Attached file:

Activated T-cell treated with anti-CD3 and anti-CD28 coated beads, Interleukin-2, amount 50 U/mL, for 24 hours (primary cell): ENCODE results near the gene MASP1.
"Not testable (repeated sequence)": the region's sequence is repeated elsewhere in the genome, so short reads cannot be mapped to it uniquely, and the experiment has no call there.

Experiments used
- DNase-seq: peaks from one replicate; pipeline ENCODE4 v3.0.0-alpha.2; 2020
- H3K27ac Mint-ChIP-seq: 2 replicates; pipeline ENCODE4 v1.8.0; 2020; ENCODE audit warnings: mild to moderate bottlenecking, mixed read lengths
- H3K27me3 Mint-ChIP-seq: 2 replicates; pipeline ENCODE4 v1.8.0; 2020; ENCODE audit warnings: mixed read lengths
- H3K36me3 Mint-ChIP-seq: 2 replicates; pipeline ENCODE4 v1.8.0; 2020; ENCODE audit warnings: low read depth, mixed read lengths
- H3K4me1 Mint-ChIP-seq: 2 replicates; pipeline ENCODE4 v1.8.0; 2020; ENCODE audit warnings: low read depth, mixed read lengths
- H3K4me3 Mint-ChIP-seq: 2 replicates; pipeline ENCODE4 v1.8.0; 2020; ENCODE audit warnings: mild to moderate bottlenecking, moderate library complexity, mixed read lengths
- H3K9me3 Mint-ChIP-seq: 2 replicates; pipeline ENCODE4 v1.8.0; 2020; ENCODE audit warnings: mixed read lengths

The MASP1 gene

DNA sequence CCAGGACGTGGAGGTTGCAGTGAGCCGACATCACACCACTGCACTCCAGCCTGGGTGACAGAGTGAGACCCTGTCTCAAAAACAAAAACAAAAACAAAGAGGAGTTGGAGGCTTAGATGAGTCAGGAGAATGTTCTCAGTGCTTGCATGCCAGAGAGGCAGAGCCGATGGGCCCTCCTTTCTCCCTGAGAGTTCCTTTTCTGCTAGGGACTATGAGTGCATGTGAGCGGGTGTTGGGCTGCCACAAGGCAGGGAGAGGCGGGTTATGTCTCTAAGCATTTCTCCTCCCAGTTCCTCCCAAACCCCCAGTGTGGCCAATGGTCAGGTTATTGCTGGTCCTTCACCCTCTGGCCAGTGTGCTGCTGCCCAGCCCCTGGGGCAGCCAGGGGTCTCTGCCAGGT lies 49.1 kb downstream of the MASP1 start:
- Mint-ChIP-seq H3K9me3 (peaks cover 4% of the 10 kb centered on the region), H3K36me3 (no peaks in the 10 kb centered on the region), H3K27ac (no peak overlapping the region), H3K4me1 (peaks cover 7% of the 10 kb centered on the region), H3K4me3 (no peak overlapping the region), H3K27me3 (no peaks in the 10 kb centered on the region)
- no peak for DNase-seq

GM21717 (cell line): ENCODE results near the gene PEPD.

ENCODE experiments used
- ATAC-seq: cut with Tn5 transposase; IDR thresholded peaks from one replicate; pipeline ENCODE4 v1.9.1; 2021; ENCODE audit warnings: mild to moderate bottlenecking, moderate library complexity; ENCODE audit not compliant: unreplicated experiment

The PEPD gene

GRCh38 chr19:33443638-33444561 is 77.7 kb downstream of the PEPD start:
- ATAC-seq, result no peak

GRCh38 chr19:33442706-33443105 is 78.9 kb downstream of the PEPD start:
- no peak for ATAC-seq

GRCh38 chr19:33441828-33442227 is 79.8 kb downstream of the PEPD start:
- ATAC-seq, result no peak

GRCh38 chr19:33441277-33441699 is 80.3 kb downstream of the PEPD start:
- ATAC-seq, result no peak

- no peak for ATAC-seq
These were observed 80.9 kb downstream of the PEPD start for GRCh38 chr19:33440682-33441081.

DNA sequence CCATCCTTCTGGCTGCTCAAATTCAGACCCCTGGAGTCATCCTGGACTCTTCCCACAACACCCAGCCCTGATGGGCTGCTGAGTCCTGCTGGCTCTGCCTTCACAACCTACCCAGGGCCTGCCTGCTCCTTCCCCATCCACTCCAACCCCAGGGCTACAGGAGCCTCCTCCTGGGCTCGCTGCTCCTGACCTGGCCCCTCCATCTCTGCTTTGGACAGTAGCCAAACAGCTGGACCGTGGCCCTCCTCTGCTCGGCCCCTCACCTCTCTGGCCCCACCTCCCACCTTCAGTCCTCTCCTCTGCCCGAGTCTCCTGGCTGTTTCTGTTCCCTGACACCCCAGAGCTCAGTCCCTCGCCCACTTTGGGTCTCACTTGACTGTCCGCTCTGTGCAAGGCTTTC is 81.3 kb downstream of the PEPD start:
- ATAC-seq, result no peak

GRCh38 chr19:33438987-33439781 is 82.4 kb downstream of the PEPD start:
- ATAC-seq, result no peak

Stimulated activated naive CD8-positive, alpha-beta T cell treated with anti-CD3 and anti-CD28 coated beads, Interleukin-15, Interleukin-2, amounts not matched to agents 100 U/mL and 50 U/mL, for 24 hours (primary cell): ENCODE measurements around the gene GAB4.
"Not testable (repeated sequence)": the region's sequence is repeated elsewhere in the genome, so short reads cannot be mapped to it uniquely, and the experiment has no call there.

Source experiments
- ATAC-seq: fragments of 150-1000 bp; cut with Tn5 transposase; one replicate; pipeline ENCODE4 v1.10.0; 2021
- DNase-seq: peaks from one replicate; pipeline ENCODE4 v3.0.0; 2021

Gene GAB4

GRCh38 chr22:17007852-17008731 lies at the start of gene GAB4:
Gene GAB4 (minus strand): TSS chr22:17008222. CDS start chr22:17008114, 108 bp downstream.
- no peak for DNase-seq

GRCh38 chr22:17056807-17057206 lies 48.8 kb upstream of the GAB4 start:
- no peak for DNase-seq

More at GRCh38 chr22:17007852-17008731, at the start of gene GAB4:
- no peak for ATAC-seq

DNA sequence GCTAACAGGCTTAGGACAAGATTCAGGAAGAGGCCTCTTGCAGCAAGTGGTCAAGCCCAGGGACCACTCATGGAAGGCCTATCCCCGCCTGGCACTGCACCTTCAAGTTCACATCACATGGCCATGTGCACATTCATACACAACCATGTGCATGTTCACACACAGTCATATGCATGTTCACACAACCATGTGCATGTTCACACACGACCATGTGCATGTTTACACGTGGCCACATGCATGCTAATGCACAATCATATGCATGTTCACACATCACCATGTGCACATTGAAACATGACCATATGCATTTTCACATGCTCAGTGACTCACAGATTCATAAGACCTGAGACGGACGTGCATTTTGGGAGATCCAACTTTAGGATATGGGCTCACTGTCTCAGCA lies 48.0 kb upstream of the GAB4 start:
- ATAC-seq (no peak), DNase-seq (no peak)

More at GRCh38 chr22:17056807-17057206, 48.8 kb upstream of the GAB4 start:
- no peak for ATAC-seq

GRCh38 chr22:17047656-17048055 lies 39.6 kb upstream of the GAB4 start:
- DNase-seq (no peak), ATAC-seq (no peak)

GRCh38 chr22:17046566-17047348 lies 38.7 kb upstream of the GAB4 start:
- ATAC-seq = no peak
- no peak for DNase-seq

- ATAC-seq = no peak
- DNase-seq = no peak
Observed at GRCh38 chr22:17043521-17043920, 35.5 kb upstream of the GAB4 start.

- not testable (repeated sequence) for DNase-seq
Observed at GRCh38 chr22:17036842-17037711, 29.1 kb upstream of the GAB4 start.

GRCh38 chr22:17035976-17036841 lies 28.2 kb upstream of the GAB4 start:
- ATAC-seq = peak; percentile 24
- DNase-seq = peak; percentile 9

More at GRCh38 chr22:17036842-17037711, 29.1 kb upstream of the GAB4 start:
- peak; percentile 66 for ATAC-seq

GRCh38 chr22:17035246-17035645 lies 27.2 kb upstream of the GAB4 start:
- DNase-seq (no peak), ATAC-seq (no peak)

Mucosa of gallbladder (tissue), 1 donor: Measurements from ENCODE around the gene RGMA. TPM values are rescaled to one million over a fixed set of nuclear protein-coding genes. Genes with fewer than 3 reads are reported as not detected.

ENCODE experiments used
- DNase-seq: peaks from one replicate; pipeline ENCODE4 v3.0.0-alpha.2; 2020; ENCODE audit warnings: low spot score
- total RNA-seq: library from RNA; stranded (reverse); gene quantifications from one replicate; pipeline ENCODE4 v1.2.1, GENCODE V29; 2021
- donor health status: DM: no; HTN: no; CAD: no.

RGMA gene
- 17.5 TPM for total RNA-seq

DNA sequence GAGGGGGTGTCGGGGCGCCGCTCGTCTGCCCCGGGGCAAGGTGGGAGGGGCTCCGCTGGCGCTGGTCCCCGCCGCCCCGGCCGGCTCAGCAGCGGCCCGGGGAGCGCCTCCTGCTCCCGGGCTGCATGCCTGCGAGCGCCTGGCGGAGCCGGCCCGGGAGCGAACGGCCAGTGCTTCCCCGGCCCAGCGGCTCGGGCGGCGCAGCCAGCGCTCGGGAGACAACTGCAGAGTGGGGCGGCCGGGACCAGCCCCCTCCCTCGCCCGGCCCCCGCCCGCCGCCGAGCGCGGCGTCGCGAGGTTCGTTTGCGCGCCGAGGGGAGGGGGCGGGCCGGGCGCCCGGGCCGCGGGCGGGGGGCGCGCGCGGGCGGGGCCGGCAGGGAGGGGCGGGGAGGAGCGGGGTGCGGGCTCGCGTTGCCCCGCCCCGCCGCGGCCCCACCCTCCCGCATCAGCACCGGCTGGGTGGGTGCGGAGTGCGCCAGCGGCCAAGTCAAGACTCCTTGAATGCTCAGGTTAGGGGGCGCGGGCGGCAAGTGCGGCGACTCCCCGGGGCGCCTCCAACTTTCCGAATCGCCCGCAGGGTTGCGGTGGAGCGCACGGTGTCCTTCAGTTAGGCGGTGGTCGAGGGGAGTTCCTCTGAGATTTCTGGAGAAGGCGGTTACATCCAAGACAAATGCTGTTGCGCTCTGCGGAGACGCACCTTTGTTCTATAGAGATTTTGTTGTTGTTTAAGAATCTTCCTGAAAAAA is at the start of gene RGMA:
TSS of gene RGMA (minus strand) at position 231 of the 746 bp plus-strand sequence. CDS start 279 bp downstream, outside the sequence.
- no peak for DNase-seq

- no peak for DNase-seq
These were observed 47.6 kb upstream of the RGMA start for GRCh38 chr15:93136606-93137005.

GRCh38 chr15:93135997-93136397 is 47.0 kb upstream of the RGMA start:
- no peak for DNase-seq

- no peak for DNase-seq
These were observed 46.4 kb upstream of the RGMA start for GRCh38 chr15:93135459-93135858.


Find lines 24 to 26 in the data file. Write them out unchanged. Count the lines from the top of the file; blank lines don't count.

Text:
- ATAC-seq, result no peak

GRCh38 chr19:33441277-33441699 is 80.3 kb downstream of the PEPD start:
- ATAC-seq, result no peak